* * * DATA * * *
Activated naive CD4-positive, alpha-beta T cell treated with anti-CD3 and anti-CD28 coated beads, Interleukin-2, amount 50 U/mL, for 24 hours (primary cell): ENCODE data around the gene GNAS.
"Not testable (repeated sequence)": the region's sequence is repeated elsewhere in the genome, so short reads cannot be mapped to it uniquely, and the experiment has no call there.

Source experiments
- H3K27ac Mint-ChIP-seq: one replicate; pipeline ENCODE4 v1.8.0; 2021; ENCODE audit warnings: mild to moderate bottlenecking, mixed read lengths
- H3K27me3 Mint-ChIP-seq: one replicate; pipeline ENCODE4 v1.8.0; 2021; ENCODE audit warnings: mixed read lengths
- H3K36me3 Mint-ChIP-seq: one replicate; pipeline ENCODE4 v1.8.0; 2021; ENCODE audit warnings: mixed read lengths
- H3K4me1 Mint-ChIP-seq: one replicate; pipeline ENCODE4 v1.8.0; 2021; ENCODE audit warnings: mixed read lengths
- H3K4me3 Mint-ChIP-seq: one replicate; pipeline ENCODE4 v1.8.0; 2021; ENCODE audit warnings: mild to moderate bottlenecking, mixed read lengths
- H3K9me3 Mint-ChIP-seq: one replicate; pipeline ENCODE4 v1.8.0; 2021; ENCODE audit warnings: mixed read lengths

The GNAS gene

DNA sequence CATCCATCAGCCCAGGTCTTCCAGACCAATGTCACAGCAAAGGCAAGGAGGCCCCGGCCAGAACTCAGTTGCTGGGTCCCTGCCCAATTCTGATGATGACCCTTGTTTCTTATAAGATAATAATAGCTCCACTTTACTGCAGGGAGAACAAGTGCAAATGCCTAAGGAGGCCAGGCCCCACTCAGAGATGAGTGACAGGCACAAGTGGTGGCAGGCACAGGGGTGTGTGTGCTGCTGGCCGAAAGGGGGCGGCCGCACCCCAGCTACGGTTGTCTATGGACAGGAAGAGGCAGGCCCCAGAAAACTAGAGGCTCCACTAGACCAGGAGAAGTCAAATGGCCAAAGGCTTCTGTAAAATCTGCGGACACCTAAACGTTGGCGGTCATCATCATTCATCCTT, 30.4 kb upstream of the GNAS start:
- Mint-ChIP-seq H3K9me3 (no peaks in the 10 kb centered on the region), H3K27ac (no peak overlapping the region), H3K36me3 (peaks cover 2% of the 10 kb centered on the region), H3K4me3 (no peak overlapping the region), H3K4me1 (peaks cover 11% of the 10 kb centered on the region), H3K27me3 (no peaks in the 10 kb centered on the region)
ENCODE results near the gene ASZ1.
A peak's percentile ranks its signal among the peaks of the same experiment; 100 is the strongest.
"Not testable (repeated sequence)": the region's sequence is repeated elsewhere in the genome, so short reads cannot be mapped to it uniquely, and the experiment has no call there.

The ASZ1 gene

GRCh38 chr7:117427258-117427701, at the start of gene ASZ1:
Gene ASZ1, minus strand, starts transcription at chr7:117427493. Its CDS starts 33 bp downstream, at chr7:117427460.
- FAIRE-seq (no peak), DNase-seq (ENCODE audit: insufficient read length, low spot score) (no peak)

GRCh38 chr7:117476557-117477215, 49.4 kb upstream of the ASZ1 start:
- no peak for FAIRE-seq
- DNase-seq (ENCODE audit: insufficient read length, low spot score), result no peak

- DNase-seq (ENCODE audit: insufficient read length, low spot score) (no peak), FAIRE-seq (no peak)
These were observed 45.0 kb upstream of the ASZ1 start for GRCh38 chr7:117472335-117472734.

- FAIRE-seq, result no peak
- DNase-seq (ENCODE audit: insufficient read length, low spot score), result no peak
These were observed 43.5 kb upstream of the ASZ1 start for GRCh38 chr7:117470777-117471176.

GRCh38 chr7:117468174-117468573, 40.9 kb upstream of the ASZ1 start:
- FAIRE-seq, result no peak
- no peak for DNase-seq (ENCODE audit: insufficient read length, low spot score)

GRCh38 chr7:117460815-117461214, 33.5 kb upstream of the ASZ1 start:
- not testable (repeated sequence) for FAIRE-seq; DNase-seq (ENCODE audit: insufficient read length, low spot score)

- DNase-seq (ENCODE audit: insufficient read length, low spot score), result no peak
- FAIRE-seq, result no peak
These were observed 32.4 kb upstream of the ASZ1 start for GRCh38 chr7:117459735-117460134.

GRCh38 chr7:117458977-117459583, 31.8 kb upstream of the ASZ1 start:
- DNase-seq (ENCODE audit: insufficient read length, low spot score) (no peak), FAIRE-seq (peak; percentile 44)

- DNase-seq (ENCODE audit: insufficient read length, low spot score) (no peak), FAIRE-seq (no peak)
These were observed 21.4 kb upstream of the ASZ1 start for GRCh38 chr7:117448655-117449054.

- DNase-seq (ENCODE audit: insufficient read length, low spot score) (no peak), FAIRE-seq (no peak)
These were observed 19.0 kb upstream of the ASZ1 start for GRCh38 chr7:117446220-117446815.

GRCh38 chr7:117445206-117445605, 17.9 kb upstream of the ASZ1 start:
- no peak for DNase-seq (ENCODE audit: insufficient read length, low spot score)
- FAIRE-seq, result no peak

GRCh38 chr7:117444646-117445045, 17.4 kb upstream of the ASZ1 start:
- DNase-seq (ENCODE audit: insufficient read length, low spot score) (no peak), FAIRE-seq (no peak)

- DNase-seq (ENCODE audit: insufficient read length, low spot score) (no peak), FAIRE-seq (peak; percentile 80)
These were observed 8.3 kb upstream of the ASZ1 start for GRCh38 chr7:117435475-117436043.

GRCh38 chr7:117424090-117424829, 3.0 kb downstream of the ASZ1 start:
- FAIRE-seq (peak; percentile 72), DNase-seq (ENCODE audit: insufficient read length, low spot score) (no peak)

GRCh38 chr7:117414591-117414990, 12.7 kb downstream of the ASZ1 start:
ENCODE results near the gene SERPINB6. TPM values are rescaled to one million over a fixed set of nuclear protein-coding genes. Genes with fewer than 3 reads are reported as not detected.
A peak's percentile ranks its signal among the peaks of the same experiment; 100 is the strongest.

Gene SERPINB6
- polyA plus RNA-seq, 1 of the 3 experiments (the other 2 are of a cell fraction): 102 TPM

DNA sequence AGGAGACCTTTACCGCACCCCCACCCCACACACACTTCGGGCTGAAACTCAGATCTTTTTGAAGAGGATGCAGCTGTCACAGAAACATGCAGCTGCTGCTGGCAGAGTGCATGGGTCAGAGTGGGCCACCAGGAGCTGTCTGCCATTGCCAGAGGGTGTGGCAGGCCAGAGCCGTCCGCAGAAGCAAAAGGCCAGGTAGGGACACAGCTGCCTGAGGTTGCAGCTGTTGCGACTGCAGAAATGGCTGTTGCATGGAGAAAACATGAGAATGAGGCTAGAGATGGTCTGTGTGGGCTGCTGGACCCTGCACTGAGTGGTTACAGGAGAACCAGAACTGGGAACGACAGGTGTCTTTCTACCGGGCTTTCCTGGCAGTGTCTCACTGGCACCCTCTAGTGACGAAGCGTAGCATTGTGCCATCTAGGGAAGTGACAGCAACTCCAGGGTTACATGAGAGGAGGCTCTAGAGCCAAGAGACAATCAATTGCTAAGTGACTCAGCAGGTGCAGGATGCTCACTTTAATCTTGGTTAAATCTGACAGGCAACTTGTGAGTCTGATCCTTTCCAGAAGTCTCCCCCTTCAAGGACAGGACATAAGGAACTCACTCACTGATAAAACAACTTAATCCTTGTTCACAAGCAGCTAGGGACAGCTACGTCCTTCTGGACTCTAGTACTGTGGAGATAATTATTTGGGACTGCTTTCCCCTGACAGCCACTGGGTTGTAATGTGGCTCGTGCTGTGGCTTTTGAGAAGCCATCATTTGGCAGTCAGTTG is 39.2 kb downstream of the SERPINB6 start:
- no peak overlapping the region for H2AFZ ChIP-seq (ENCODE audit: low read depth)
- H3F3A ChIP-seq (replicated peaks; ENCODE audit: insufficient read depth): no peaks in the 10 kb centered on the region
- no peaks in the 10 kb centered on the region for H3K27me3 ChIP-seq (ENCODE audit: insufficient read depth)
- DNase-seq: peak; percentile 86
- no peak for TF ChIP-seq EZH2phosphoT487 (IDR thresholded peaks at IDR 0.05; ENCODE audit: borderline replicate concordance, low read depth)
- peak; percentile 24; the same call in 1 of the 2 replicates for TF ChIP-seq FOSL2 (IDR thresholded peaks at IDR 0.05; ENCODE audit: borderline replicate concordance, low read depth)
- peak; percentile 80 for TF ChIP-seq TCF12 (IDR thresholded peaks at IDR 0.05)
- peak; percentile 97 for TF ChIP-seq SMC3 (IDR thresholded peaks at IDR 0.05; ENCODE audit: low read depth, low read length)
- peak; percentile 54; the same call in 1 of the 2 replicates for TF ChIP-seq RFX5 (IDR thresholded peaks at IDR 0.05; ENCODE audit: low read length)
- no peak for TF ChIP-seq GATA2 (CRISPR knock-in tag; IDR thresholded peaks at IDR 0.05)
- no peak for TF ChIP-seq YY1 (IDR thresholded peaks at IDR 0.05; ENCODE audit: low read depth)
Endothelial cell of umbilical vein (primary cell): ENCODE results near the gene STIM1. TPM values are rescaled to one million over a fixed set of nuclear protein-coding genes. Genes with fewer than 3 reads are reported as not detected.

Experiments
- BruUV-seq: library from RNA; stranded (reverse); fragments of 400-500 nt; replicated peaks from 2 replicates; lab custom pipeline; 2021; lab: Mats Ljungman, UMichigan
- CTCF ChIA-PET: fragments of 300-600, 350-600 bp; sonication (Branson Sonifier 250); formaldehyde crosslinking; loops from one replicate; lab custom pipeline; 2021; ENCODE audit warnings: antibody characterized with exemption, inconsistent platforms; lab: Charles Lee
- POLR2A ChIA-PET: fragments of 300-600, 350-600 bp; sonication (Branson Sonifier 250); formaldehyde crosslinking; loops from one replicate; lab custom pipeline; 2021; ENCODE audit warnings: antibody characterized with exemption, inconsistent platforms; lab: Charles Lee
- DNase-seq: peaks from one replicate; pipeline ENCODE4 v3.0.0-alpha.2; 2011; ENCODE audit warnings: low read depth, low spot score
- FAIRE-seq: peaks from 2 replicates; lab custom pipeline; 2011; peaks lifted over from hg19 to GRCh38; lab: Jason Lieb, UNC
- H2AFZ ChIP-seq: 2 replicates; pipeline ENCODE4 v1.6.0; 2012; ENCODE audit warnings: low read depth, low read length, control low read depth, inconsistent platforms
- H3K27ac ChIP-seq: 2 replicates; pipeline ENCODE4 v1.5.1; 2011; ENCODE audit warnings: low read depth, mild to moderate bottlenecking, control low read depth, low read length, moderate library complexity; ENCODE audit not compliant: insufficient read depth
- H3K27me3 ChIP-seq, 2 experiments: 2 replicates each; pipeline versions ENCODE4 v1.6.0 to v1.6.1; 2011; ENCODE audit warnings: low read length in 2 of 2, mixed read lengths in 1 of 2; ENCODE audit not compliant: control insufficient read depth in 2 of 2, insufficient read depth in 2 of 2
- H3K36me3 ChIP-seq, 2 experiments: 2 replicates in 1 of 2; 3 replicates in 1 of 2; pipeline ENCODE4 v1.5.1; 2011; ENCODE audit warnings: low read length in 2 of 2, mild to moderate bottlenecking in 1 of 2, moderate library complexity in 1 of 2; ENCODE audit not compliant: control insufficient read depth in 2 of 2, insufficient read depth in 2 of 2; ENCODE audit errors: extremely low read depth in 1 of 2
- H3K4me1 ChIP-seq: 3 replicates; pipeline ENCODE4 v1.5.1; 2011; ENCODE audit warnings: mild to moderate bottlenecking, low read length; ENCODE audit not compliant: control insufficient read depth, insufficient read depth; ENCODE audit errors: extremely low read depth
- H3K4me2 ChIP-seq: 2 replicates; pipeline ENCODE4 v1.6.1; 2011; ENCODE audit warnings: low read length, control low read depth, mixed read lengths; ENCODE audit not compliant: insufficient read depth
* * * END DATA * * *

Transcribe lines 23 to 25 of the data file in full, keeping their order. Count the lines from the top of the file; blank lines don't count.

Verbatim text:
- DNase-seq (ENCODE audit: insufficient read length, low spot score) (no peak), FAIRE-seq (no peak)
These were observed 45.0 kb upstream of the ASZ1 start for GRCh38 chr7:117472335-117472734.

- FAIRE-seq, result no peak